“insha’allah” is an Arabic word that means “God willing.” I suspect that this word gets more use in Egypt than any other word. A close second? “ilhamdulillah”—Thanks be to God.
This is strange to Westerners, because we just are not used to people invoking God all the time, even about everyday things. For instance, in America if someone asks “how are you?” you will usually respond with, “fine, thank you.” Here, someone asks “izayik?” (how are you?) and the response is often simply “ilhamdulillah” or sometimes “kwayesa, ilhamdulillah” (good, thank God).
The same goes for insha’allah. When you leave work, you say to other people “see you tomorrow” or Monday or whenever. Here, you say “ishufak bokra, insha’allah”—I’ll see you tomorrow, God willing. Or when something needs to get done, the person will often tell you when but add “God willing.”
Tonight at church the preacher talked about this a little bit, but she went somewhere different than I have been thinking. She of course wanted to talk some about free will and whether “God willing” and free will were compatible. I, however, have been thinking about this rather differently.
I often feel that people here use this phrase to shrug off responsibility, and to promote apathy. This is a country with 35% unemployment, with a large number of problems, and with a history of other countries stepping in and doing things for them (think Suez Canal, Aswan Dam and High Dam, Cairo Tower, etc). There’s not a lot of responsibility taking—there’s a lot of waiting for things to get better. And I think part of this has to do with the “insha’allah” mentality.
If things happen only because God wills them, why bother doing anything? If you show up late to work (or if you don’t show up to work at all), that was God’s will. If you can’t find a job, it’s because God doesn’t will you to have a job. If there’s a huge problem in the education system, the environmental protection (or lack thereof), or with hunger or illiteracy, it’s because God does not will those problems to be solved. On the other hand, when things do get done, Thank God…and wait for the next thing.
I think it’s important to be grateful, to recognize that power and resources come from God, that God’s will is a major factor. But it’s also important to use the resources you have, to do the work of the kingdom here. Egypt has bunches of university graduates without jobs. Egypt has bunches of really smart people who are leaving the country because only in foreign countries can they research, work, or live safely. Egypt has a history that is the envy of the world. But they have a worldview that promotes apathy. It’s so different from our American “get up and do it! pull yourself up by the bootstraps” mentality. (aside: have you ever thought about that bootstrap metaphor? Do you realize you can’t possibly pull anything up that way? You’ll just be stuck bent over and frustrated. Just saying.) I’m not saying that we’re right or anything...but I am saying that pushing all the responsibility for every little thing—and the big things too—onto someone else or onto God can leave you in a pretty big mess. God gave us brains and talents and resources…and expects us to use them. When we sit around waiting for someone else to do things for us, or when we say “well, God wasn’t willing for me to come to work yesterday” we get into dangerous ground.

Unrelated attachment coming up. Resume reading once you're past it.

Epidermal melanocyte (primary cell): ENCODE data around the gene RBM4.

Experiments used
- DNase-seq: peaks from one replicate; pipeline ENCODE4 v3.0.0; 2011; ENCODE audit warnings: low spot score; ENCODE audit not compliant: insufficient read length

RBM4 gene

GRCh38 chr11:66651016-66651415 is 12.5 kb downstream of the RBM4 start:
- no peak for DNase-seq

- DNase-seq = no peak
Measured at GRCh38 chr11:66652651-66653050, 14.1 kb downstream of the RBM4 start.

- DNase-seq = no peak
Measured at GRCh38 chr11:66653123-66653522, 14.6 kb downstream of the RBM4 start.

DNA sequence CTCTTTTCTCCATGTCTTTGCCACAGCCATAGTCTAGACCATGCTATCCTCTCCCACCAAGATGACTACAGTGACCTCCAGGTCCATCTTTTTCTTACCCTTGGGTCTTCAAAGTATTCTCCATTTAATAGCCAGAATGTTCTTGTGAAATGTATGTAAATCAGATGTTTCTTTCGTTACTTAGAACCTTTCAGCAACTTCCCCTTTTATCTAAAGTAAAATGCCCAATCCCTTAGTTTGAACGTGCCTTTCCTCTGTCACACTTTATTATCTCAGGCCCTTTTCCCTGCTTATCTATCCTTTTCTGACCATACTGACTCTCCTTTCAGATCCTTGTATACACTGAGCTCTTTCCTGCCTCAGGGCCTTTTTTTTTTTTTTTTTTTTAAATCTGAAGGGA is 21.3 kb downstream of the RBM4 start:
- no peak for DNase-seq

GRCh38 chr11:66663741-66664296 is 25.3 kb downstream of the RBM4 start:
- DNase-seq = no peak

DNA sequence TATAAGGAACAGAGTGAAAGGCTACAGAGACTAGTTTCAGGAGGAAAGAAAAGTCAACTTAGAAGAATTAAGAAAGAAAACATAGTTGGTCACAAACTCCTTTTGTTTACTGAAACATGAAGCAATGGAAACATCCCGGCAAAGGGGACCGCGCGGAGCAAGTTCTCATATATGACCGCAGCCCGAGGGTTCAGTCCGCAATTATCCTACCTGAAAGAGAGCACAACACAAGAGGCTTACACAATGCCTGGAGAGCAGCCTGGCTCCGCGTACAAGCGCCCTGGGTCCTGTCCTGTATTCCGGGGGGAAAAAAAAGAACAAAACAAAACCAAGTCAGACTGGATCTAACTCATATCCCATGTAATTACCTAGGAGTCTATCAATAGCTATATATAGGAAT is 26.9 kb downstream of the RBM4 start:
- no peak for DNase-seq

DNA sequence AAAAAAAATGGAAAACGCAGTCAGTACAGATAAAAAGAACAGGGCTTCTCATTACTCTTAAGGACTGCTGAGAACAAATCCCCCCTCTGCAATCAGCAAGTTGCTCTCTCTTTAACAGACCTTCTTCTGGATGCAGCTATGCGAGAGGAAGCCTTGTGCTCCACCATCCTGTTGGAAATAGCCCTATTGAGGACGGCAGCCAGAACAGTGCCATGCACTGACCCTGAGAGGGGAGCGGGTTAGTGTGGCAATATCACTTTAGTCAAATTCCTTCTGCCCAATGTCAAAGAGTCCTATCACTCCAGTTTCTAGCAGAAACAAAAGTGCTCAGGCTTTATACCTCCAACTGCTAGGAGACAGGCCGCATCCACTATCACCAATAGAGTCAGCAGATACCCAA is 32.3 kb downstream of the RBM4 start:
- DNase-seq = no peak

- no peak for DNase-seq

What’s disturbing about this to me is that I have felt myself doing it. I say “see you Monday, insha’allah”—and inside I do not want, in any way, to go to work on Monday. I know that I am probably going to go in late because I just don’t want to face the streets in Cairo on Monday morning. So I am providing myself a little insurance by saying “insha’allah”—if I oversleep, if I take a little longer over my tea, if I procrastinate on getting out the door…well…God willed it. (I only do this on Monday morning, I promise!)
What’s good about this to me is that I have really found myself more reliant on God than I have been in the past. I know that it’s only “through Christ who strengthens me” that I can do anything, and that fighting against God is quite the losing battle. Putting the focus on God so often, sometimes in every conversation, reminds me to be correctly oriented. But I still do things, I still work hard, I still intend to use what God has given me. I guess that’s where our cultures clash…
and now it’s the end of the day—ilhamdulillah—and I am going to have a Sabbath tomorrow, insha’allah. woohoo!